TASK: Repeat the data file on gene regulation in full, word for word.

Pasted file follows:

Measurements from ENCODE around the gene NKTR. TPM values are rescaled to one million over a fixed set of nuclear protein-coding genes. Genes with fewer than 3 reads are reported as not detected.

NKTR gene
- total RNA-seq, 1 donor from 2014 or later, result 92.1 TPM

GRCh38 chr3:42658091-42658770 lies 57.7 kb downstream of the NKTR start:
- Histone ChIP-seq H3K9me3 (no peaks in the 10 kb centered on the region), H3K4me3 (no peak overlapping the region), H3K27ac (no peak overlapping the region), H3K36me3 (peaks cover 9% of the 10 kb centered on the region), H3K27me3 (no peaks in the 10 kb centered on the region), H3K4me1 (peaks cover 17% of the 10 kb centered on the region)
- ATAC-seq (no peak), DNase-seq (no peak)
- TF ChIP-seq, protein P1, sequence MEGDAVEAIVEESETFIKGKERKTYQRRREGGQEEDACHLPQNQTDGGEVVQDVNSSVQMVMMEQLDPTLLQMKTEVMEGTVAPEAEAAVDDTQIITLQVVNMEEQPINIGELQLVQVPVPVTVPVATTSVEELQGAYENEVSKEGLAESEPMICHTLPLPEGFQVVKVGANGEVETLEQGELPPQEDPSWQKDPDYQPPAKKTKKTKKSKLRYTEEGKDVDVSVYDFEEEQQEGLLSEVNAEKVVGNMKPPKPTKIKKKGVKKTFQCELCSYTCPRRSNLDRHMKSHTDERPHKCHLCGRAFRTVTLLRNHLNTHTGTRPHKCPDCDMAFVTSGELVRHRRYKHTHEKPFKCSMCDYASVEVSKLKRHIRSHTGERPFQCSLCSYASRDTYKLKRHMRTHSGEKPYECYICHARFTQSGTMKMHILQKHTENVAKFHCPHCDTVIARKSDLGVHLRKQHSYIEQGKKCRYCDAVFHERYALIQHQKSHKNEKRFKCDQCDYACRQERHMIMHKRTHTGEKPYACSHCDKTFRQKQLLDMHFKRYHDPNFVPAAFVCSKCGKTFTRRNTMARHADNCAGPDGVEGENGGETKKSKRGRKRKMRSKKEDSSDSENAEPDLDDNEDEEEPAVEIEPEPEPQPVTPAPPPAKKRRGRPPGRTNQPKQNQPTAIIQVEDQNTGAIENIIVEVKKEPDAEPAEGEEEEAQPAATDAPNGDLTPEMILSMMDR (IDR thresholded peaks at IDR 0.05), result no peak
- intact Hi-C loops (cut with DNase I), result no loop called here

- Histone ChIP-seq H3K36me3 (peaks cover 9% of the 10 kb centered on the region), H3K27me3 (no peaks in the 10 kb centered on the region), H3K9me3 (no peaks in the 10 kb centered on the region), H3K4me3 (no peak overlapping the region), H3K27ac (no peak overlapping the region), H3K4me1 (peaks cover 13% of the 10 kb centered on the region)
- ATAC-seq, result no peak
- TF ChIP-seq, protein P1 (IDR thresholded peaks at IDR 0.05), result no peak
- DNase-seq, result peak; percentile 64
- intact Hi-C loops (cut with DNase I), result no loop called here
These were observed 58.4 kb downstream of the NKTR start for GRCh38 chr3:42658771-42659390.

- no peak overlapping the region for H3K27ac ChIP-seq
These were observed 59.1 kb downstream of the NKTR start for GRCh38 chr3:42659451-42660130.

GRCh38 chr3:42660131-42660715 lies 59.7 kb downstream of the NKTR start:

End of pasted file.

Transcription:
Measurements from ENCODE around the gene NKTR. TPM values are rescaled to one million over a fixed set of nuclear protein-coding genes. Genes with fewer than 3 reads are reported as not detected.

NKTR gene
- total RNA-seq, 1 donor from 2014 or later, result 92.1 TPM

GRCh38 chr3:42658091-42658770 lies 57.7 kb downstream of the NKTR start:
- Histone ChIP-seq H3K9me3 (no peaks in the 10 kb centered on the region), H3K4me3 (no peak overlapping the region), H3K27ac (no peak overlapping the region), H3K36me3 (peaks cover 9% of the 10 kb centered on the region), H3K27me3 (no peaks in the 10 kb centered on the region), H3K4me1 (peaks cover 17% of the 10 kb centered on the region)
- ATAC-seq (no peak), DNase-seq (no peak)
- TF ChIP-seq, protein P1, sequence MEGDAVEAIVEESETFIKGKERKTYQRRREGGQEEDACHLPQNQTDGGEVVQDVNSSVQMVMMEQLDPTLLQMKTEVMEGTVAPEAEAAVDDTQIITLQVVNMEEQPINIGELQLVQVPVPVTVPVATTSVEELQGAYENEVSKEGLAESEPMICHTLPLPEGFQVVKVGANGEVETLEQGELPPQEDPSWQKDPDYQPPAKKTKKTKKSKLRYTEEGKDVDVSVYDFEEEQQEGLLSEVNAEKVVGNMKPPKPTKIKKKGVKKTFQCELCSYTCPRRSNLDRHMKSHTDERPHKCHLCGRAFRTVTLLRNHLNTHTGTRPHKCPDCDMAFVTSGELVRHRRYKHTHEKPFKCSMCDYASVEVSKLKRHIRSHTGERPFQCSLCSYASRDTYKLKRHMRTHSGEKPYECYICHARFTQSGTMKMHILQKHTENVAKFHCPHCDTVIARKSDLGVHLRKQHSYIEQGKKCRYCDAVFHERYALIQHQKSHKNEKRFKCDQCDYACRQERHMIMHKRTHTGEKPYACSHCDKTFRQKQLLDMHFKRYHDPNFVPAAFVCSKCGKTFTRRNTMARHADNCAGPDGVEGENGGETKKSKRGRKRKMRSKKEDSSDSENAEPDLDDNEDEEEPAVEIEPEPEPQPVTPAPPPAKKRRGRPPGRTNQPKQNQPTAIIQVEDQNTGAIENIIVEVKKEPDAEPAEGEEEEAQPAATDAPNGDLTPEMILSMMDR (IDR thresholded peaks at IDR 0.05), result no peak
- intact Hi-C loops (cut with DNase I), result no loop called here

- Histone ChIP-seq H3K36me3 (peaks cover 9% of the 10 kb centered on the region), H3K27me3 (no peaks in the 10 kb centered on the region), H3K9me3 (no peaks in the 10 kb centered on the region), H3K4me3 (no peak overlapping the region), H3K27ac (no peak overlapping the region), H3K4me1 (peaks cover 13% of the 10 kb centered on the region)
- ATAC-seq, result no peak
- TF ChIP-seq, protein P1 (IDR thresholded peaks at IDR 0.05), result no peak
- DNase-seq, result peak; percentile 64
- intact Hi-C loops (cut with DNase I), result no loop called here
These were observed 58.4 kb downstream of the NKTR start for GRCh38 chr3:42658771-42659390.

- no peak overlapping the region for H3K27ac ChIP-seq
These were observed 59.1 kb downstream of the NKTR start for GRCh38 chr3:42659451-42660130.

GRCh38 chr3:42660131-42660715 lies 59.7 kb downstream of the NKTR start: